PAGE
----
If I am right here, and the validity of evolutionary psychology is irrelevant to Luke's arguments, then lets move on. We can debate whether the validity of evolutionary psychology is irrelevant more generally at some other time.
It is cheating to make predictions that are actually postdictions. To test hypotheses we have to look at questions for which we don't have information and then test those questions by gathering new information. A lot of the "evolutionary psychology" are really "Just So" stories without this kind of hypothesis testing.
A huge amount of science operates on postdictions. That's not 'cheating', it's just not as impressive as Einstein predicting gravitational lensing. Just as in other sciences, including evolutionary biology, evolutionary psychology uses multiple converging lines of evidence to weigh the probabilities of hypotheses (see, e.g., Buss, The Handbook of Evolutionary Psychology, pp. 457-465: PDF).
And in fact, evolutionary psychologists often do make novel predictions and then go out and make the observations that either confirm or disconfirm the hypothesis.
I suspect that those who say evolutionary psychology is nothing but 'just so' stories are not actually keeping up with the science but instead are operating under cached thoughts.
Evolutionary psychology also clearly explains why a significant portion of the human population will be homosexual.
Oh, wait. It does the exact opposite of that. Hmmm. [ETA: I admit kin selection provides a basis for saying that homosexuality might kinda not totally be evidence against the genetic origin of certain traits. It's not the kind of thing that anyone would predict if they hadn't already seen it, and my main point is about ex post rationalization.]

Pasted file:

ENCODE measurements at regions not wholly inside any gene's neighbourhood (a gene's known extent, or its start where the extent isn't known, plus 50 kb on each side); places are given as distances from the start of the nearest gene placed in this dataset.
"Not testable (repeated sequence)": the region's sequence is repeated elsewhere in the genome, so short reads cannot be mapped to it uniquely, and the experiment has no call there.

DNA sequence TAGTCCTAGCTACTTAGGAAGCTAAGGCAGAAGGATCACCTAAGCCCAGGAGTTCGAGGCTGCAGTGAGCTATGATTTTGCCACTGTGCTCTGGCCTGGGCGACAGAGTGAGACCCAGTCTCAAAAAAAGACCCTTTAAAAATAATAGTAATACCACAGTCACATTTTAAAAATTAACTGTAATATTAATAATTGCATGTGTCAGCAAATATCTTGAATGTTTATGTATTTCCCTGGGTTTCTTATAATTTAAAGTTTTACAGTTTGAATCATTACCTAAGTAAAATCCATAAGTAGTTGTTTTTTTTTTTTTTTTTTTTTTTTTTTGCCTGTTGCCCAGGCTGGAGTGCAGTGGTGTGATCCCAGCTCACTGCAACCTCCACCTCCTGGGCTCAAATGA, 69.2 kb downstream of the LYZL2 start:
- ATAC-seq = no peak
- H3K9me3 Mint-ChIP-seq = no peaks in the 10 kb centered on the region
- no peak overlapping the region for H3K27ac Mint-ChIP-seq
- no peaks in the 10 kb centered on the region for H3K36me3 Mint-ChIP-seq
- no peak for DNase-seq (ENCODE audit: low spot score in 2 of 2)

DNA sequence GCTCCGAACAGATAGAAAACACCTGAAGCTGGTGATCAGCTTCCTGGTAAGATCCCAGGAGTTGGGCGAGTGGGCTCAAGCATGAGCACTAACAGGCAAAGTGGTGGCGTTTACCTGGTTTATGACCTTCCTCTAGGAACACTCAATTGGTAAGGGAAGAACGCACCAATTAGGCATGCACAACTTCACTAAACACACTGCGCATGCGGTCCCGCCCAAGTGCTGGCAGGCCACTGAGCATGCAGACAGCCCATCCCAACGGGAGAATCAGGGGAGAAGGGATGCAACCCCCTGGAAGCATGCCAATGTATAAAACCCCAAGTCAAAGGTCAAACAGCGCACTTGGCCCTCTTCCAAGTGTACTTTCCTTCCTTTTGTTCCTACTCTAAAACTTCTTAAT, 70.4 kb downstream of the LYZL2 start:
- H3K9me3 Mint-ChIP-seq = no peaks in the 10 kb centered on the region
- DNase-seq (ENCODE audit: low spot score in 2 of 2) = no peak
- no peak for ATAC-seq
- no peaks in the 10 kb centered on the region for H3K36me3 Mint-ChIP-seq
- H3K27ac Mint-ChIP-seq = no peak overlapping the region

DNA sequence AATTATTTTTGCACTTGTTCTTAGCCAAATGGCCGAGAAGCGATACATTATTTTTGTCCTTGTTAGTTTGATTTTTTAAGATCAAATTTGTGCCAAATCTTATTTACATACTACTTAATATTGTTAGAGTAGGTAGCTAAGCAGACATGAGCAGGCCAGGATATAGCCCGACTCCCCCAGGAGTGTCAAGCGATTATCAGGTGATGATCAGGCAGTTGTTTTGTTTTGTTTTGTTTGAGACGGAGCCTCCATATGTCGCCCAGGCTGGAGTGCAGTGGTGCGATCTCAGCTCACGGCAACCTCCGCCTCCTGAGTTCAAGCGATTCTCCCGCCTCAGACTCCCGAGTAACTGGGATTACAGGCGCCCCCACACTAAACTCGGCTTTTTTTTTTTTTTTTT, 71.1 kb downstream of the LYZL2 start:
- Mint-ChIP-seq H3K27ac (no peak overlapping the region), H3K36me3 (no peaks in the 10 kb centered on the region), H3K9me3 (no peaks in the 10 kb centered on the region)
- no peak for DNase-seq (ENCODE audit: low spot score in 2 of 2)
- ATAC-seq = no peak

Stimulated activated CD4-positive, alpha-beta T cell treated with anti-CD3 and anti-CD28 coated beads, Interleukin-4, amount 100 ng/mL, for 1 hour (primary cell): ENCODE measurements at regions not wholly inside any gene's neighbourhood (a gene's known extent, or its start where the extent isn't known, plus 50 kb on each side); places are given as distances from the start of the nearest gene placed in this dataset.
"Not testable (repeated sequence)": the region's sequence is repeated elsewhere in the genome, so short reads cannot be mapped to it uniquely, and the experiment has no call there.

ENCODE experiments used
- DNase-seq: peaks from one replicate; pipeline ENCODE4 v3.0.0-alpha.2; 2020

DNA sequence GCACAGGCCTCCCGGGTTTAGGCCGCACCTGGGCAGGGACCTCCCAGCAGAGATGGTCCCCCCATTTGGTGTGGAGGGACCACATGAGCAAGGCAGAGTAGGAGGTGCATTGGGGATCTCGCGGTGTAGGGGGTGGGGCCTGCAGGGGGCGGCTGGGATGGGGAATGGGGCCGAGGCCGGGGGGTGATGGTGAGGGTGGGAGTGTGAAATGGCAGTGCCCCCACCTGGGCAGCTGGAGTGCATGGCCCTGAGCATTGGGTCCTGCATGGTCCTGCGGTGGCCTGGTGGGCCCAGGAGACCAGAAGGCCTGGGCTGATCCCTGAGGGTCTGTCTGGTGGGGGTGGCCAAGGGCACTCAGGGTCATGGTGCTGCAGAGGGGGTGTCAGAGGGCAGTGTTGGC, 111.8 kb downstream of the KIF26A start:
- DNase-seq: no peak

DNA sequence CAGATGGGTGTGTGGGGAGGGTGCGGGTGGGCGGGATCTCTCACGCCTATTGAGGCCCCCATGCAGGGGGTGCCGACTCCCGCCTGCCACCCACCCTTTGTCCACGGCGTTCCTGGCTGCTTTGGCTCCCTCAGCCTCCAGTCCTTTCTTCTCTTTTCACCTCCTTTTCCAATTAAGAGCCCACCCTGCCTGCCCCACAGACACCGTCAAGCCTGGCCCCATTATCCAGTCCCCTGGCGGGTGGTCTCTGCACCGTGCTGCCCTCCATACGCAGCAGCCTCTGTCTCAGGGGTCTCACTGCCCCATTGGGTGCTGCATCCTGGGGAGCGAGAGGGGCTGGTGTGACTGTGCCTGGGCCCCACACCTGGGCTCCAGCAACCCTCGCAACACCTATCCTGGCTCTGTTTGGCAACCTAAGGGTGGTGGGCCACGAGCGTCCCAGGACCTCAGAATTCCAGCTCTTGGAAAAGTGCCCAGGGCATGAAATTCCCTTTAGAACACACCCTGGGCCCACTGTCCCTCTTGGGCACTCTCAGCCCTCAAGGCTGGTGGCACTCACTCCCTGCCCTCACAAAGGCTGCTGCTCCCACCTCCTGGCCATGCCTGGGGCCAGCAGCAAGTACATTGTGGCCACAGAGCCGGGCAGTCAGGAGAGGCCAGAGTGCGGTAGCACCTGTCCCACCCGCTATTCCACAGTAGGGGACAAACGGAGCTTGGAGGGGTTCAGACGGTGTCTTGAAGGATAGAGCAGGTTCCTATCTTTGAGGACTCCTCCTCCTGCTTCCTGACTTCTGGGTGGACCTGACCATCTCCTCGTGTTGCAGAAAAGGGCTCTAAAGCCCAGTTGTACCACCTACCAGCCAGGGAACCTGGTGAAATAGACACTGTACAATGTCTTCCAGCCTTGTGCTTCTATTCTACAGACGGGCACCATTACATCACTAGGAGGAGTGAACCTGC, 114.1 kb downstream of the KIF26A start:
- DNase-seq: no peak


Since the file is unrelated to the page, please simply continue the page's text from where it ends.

I certainly agree with the general conclusion that natural selection and our specific history as soci... (read more)
Haven't read the post yet, but reporting an odd interface behavior:
When I follow links to this post from the "recent posts" sidebar, it works fine
When I follow links to this post from individual comments in the "recent comments" page, I get a "Forbidden" page. The url is different in this case as well: http://lesswrong.com/r/lukeprog-drafts/lw/5bw/your_evolved_intuitions/ rather than http://lesswrong.com/lw/5bw/your_evolved_intuitions/. This is true for both recent and early comments.
Links to other posts from individual commen... (read more)
It's outside the scope of your article, but one thing that I find curious is that people nonetheless do have strong intuitions about philosophical questions for which natural selection wouldn't instill an intuitive answer. Since these intuitions aren't shaped by natural selection, different people, even within the same culture, can have very different intuitions on the same question (e.g., A-theory ... (read more)
Other researchers think that our rationality is a direct result of our need to convince others that we're right, and that many of our biases (e.g. confirmation bias) are a direct result of this. http://www.edge.org/documents/archive/edge342.html
Edit - please disregard this post
It seems to me the idea that essentialism evolved for dealing with creatures is a bit too narrow; certainly we don't use it just with creatures, and to the extent it works it does work more broadly than that. I would expect it would more have to do with general factors like speed and scalability (as Eliezer points out in Neural Categories).
The link in "And no, evolutionary psychologists do not only offer 'postdictions'..." is broken.
typo?: "If the hypothesis is could correct"
This is kind of a jarring use of the word "rant". Dawkins's argument seems calm and well-reasoned. (Except where he says "Indeed, every one of the series was the child of its neighbor on one side and the parent of its neighbor on the other...". Wouldn't there be at least one animal in the series who was the parent of both its neighbors?)
Given the nature of evolution and the fact that perfect Bayesianism is computationally intractable, the thing to be explaining is not how bad our reasoning is, but how good it is.
As Eliezer demonstrated in this example here what you call Essentialism doesn't just apply to creatures.
Sarcasm, or accidental humor?
This is a good explanation for (some of) the lack of progress in philosophy.